The doctrine of Parliamentary privilege has no place in a modern democratic society

The doctrine of Parliamentary privilege has no place in a modern democratic society

The debate on whether parliamentary privilege augurs well with the prospects of development in the modern society is an issue marred with controversy to this day. With the advancements that have been witnessed in the political and social organization in the modern society, it is virtually possible to live with any system of government just as it is to do away with it. This implies that the relevance of the doctrine of parliamentary privilege on modern society can be assessed from different angles; affirmative or otherwise. To understand the magnitude of the doctrine in the modern political establishment, parliamentary privilege can be illustrated to be synonymous with parliamentary system. Even if debate for its review and in extreme debates its abolition persist, it is an issue that cannot be abandoned just in the heat of the arguments. The following discourse explores the possibilities of abandoning the doctrine based on some of its principles, in light of their appropriateness in a modern democracy.

Protection of the parliament against any form of interference while handling legislative obligations is by far a genuine reason for the existence of such freedom as accorded to parliamentarians. However, abuse of the privileges appears to be inseparable from the process of their enjoyment. Enid (174) identifies parliamentary privilege violation as a major concern that drew the attention of the parliament a long time ago. The purpose of the privilege accorded to parliament rests within the context of legislative duties but other contingent intricacies of interpretation have always made efforts futile to identify balance the genuine purposes. Parliament has failed to implement the appropriate balance and checks that would facilitate the relevant procedures to be applied in determining parliamentary privilege usage as genuine or not. Democratic institutions need such control as would be necessary for their independence on one hand while their abuse is clearly identified and dealt with amicably on the other hand.

The basic rule that parliamentary privilege is intended to achieve is resolve issues bearing a matter that is of public interest and importance. Contrary to this, parliamentarians have applied the relevant privileges to suit their own personal interests at the expanse of that of the public. There are reports that a number of parliamentarians in the UK have been implicated in the unprecedented financial fraud. By carrying out such economic crimes, there is every indication that the personal interests of these leaders fell in front of any national obligation to protect the will of the people. It has occurred in the past that misuse of the privilege can easily be misinterpreted and manipulated to suit the interests of a few people. Bearing in mind that the parliamentarians are a representative group for the entire population, that would translate to taking public interest as ransom for individual wellbeing.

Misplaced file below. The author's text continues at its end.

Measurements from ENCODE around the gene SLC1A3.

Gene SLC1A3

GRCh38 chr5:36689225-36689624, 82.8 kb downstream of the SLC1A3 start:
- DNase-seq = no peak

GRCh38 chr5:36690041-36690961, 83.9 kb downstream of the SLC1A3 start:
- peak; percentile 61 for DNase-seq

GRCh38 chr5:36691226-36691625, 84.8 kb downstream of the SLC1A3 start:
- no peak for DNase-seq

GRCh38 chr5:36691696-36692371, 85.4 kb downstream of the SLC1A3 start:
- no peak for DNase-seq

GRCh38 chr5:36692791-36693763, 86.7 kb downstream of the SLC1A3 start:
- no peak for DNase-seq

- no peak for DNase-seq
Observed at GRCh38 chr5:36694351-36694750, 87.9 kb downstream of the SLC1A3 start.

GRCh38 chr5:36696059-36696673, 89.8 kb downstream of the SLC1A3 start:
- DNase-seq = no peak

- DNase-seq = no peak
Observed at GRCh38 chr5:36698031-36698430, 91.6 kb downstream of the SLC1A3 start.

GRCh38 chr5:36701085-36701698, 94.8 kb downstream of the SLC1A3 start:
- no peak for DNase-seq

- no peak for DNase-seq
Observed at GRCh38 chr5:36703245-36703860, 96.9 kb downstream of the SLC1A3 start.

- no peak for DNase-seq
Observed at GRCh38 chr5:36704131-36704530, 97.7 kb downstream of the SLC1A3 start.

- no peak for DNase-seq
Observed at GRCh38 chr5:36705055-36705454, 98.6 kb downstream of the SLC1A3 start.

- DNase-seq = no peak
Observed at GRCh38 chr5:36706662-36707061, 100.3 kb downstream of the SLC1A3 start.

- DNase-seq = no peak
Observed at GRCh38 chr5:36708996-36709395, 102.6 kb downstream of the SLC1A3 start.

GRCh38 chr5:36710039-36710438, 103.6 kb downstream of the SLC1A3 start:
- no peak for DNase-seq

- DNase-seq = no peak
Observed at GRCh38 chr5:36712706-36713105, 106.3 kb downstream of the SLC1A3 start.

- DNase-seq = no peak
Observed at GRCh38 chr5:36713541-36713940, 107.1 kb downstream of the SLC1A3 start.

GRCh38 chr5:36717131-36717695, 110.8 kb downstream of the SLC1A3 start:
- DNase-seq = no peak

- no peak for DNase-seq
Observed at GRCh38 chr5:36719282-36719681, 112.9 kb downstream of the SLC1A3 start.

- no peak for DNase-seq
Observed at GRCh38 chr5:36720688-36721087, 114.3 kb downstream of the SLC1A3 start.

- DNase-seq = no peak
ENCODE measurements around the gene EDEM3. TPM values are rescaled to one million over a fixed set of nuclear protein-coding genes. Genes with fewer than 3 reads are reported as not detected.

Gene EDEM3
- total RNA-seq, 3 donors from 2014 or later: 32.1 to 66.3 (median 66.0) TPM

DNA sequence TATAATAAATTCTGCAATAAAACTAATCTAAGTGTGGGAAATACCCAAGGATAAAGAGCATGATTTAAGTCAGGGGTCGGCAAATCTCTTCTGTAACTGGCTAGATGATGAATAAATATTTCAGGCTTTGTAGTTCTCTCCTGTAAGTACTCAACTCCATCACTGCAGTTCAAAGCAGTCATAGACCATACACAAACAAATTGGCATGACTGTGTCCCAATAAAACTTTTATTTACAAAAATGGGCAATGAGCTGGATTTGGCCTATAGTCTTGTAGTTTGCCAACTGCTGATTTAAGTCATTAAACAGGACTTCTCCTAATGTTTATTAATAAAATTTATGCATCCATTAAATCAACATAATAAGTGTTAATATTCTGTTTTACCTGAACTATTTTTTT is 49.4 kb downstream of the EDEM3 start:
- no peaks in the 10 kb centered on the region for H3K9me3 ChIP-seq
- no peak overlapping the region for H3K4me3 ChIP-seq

Laudable progress of dealing with the problem of parliamentary privilege can be observed in Malta, a commonwealth country which struggled with the legal system up to the Supreme Court to have the doctrine dropped from the national doctrines governing parliament. With the correct cooperation from all the sectors of the democracy, it is possible to launch a spirited and fruitful fight against anti-democracy doctrines such as parliamentary privilege as observed in Malta.

Modern democratic principles appear to be contradicted by the general usage and interpretation of parliamentary privileges, with regard to accountability and transparency. The author finds it ironical that despite demanding and enforceable calls for accountability and transparency by critics of the government, the parliament and the opposition seem to walk unscathed. Privileges enjoyed by the members of parliament accord a rare immunity to parliamentarians to state what they want devoid of a truth requirement so long as they do that inside the precincts of parliament. In the modern democracy, it is a requirement that every individual in any public office applies responsibility and accountability for what they state directly or imply to state for the sake of democratic process to thrive. It therefore appears that a doctrine favouring the exact opposite would be ill advised and ought to be reserved for less serious activities that do not involve such as those of the highest decision making institution of a people’s governance system.

By allowing parliament to offer protection to a few people in isolation translates into a form of discrimination that democracy strongly dejects. It appears that such a privilege only exists to promote the notion of a selected few being above the law, a complete contrast of democratic foundations. It therefore follows that the only way to avoid futility in principles of modern governance, contradicting applications ought to be replaced with those that keep with the pace of transformations in the modern society. According to Evans (117), it is unacceptable for parliament to appear to be creating a public sphere that is immune to the laws that it sets, as if they do not belong to the same society. The author however remains optimistic that there are solutions to this problem if the society is willing to rectify.